Skip to Main Content
Pelvic therapist helping woman with exercises

Endometriosis and Pelvic Floor Physical Therapy

What is endometriosis?

Endometriosis is a chronic condition that affects about 10% of women worldwide (World Health Organization, 2023). It is characterized by the endometrium (lining of the uterus) growing outside the uterus and on surrounding pelvic organs, such as the ovaries, fallopian tubes and sometimes even outside the pelvic organs. This misplaced tissue can cause significant pain, inflammation and scar tissue formation. Some of the common symptoms of endometriosis include:

  • Pelvic pain: often associated with menstrual periods that is usually more severe than typical period cramps that may begin before and extend several days after a period
  • Menstrual irregularities: Heavy bleeding during periods, or bleeding between periods
  • Pelvic floor dysfunction: pain with intercourse, difficulty with bowel movements and/or urgency
  • Bowel and bladder issues: common symptoms include urinary frequency and urgency, constipation and bloating

Living with Endometriosis

Endometriosis can significantly impact one’s quality of life, but a well-rounded approach with various strategies can help to manage the condition:

  • Medical treatment: to manage hormonal levels, pain management, discuss surgical options
  • Regular exercise: can help to reduce pain and improve overall well-being
  • Healthy diet: a dietician can provide recommendations on anti-inflammatory foods to manage the symptoms
  • Support groups: connecting with others who have endometriosis can provide social and emotional support
  • Pelvic floor physical therapy: to manage pelvic floor dysfunction and pain

How can pelvic floor physical therapy help?

In women with endometriosis, pelvic pain often leads to pelvic floor dysfunction where muscles become overly tight or weak, contributing to other symptoms. A qualified pelvic floor therapist can help to identify the causes of pelvic floor dysfunction and treat the symptoms accordingly. Some of the interventions in pelvic floor physical therapy include:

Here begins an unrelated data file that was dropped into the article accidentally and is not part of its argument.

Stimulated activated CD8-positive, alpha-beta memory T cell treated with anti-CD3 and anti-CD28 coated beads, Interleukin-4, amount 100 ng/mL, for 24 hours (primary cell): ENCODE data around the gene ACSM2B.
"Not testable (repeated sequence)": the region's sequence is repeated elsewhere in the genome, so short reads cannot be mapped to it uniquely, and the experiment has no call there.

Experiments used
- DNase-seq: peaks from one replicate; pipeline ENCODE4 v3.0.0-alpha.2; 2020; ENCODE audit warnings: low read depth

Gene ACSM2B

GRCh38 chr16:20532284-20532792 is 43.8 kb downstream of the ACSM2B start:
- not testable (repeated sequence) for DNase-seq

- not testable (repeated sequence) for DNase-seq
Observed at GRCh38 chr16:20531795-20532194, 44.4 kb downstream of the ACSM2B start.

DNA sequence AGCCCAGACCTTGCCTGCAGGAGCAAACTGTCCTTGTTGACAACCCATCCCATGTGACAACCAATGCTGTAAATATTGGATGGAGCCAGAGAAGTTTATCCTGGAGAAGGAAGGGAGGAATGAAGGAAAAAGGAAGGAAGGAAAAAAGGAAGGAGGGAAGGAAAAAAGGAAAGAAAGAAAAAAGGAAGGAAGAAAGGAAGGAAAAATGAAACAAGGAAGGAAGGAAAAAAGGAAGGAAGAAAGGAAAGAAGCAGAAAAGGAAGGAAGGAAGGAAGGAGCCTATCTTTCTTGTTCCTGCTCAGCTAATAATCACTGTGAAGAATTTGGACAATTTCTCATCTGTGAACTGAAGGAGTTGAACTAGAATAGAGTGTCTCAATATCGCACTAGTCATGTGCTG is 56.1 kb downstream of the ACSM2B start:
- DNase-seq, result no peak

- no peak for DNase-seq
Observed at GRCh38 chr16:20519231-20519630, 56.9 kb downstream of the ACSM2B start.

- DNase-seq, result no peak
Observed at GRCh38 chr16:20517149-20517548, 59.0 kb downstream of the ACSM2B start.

• Manual therapy: pelvic floor PTs are trained in techniques to reduce muscle tension, break-up scar tissue adhesions, and improve soft tissue mobility to alleviate pain within the pelvic region.
  • Therapeutic Exercises: targeted muscle activation and strengthening tailored to individual needs with the aim of restoring optimal muscle function and balance within the whole body
  • Neuromuscular Re-education: including patient education of relaxation techniques to down-regulate stressed systems, addressing postural awareness to decrease muscle tension and patterns of tension. Biofeedback is another option used to provide real-time feedback to teach patients about proper control of their pelvic floor muscles.

Overall, research and clinic experience have shown that pelvic floor physical therapy can offer benefits for women with endometriosis (Awad et al, 2017).

What can you do?

While endometriosis is a complex and challenging condition, incorporating pelvic floor physical therapy into the overall treatment plan can help significantly with pain management (Mansfield, 2022). By addressing underlying pelvic floor dysfunction, pelvic floor physical therapy offers a non-invasive approach to reducing pain and improving quality of life as part of a well-rounded treatment plan. A qualified pelvic floor physical therapist can help women with endometriosis determine the best course of action to address your symptoms. You can reach out to our Pelvic Health Navigator at (402) 717-7358 or visit our website for more information.


World Health Organization. (2023, March 23). Endometriosis. World Health Organization. Accessed May 20, 2024

Awad E, Ahmed HAH, Yousef A, Abbas R. Efficacy of exercise on pelvic pain and posture associated with endometriosis: within subject design. J Phys Ther Sci. 2017 Dec;29(12):2112-2115. doi: 10.1589/jpts.29.2112. Epub 2017 Dec 7. PMID: 29643586; PMCID: PMC5890212.

Mansfield C., Lenobel D., McCracken K, Hewitt G, Appiah LC (2022). Impact of pelvic floor physical therapy on function in adolescents and young adults with biopsy-confirmed endometriosis at a tertiary children's hospital: A case series. Journal of Pediatric and Adolescent Gynecology, Volume 35, Issue 6, (Pages 722-727).

Chun Li Kok, PT, DPT
Chun Li Kok, PT, DPT

Chun Li Kok, PT, DPT is a physical therapist with CHI Health.

Related Articles

Postpartum Exercises: How to Return to Activity

JUN 19, 2024

After nine months of pregnancy, you may be wanting to get your body back to some sort of normalcy. Learn how from one of our pelvic floor physical therapists.

Read More

Men Have a Pelvic Floor Too!

MAY 31, 2024

The male pelvic floor supports the pelvic organs including the bowel, bladder and prostate. They contract when there is an increase in intra-abdominal pressure.

Read More

Women’s Hearts Break, Too: Lifesaving Advice for Every Age

MAR 28, 2024

Heart disease is the number one cause of death for women and men, claiming more lives than all forms of cancer combined.

Read More